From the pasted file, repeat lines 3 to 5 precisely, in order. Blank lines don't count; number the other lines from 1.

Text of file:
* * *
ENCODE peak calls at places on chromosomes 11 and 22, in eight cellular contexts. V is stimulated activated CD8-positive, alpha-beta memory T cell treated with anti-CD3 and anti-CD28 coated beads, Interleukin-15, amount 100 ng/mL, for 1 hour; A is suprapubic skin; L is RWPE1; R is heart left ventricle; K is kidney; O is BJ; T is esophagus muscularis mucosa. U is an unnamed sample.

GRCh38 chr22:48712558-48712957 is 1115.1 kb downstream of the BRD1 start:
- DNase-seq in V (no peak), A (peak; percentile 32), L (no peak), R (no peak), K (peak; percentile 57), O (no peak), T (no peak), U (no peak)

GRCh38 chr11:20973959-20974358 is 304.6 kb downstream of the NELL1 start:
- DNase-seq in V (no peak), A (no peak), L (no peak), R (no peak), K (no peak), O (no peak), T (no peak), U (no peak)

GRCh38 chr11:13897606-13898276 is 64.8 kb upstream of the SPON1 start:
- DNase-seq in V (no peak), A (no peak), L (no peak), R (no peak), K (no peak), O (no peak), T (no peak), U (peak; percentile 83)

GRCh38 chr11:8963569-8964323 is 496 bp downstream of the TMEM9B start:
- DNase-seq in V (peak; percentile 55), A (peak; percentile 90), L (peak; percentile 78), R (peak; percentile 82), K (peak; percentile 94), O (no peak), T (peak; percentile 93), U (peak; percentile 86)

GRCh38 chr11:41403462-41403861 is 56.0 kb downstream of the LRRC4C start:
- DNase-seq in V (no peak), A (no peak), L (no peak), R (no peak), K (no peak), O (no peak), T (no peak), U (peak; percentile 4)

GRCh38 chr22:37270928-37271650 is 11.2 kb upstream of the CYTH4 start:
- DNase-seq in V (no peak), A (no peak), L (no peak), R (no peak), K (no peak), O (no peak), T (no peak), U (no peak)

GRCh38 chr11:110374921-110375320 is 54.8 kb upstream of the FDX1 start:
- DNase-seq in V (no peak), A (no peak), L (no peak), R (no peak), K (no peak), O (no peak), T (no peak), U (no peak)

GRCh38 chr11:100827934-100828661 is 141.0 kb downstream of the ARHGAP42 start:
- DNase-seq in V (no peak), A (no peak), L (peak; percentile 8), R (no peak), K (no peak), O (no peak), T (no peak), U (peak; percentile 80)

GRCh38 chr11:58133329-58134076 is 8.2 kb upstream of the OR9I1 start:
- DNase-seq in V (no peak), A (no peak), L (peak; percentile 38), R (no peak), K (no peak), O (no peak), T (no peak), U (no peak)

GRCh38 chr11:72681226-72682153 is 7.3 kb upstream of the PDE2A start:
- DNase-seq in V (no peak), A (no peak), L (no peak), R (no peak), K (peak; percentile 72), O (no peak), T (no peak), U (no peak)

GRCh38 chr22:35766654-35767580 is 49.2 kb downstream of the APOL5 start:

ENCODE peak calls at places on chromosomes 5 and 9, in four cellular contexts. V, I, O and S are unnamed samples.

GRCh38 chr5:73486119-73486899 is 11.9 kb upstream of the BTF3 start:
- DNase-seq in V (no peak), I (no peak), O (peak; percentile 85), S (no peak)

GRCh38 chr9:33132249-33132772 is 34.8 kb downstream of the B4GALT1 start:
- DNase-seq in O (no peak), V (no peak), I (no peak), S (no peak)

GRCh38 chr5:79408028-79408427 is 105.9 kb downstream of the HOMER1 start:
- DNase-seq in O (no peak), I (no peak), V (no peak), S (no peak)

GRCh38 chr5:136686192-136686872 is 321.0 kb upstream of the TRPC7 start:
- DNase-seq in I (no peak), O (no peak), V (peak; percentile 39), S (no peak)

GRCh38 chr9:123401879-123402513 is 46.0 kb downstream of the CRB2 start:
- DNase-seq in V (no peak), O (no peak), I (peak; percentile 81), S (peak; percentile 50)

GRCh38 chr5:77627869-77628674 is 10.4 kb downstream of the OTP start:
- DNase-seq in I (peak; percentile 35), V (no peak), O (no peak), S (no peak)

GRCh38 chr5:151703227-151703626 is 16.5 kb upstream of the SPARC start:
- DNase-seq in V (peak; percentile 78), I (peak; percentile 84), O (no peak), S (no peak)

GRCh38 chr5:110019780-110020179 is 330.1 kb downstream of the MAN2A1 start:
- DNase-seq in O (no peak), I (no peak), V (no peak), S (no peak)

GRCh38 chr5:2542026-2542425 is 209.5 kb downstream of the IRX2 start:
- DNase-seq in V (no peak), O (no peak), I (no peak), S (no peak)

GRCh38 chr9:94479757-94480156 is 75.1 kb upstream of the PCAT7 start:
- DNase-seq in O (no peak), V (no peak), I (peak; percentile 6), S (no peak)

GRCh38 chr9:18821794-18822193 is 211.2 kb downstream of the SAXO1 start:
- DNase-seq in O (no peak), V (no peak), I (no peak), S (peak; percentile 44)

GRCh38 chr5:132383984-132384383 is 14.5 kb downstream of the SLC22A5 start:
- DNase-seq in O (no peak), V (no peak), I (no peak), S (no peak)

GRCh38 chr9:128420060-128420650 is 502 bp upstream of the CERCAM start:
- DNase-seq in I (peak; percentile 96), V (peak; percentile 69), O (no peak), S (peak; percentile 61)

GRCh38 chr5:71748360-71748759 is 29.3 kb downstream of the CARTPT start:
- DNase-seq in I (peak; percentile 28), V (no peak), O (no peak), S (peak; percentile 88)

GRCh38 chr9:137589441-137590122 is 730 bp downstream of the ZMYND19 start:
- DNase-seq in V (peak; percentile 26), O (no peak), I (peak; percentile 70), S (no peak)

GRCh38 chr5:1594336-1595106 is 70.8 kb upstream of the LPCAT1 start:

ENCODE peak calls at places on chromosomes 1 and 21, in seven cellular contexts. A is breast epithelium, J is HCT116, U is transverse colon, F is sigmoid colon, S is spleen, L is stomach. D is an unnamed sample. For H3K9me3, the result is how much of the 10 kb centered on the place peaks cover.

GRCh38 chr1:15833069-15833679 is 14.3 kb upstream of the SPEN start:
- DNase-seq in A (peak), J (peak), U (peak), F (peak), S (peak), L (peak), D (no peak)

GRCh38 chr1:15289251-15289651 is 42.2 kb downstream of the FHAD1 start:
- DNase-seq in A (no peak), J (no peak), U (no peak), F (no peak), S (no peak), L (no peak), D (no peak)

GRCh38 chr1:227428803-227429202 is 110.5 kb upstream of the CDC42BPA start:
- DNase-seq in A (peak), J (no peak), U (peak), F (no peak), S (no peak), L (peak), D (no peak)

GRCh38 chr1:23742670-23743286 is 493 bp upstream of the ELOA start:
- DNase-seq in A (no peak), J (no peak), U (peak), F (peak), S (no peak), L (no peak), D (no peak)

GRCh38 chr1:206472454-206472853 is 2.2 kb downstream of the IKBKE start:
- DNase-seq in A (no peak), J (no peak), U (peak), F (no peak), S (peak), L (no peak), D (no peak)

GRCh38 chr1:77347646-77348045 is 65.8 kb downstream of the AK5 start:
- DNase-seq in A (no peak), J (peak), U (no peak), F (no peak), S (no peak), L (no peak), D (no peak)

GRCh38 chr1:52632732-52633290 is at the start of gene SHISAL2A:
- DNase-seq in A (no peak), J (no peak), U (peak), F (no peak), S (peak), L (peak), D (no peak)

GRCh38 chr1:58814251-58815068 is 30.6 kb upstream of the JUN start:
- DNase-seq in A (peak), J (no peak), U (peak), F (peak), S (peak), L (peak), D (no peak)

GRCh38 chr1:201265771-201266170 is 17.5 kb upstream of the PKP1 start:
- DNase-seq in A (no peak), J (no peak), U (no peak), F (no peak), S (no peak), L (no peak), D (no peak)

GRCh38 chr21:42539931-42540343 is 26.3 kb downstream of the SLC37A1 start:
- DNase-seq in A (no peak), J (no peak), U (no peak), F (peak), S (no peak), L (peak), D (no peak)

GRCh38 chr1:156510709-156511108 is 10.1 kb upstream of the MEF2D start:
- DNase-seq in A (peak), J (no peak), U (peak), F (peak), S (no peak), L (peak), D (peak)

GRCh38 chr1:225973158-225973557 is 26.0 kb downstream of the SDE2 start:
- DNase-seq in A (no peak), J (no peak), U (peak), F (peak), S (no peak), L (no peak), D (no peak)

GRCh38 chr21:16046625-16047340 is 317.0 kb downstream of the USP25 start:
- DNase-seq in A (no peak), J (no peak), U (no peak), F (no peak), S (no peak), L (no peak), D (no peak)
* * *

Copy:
- DNase-seq in V (no peak), A (peak; percentile 32), L (no peak), R (no peak), K (peak; percentile 57), O (no peak), T (no peak), U (no peak)

GRCh38 chr11:20973959-20974358 is 304.6 kb downstream of the NELL1 start:
- DNase-seq in V (no peak), A (no peak), L (no peak), R (no peak), K (no peak), O (no peak), T (no peak), U (no peak)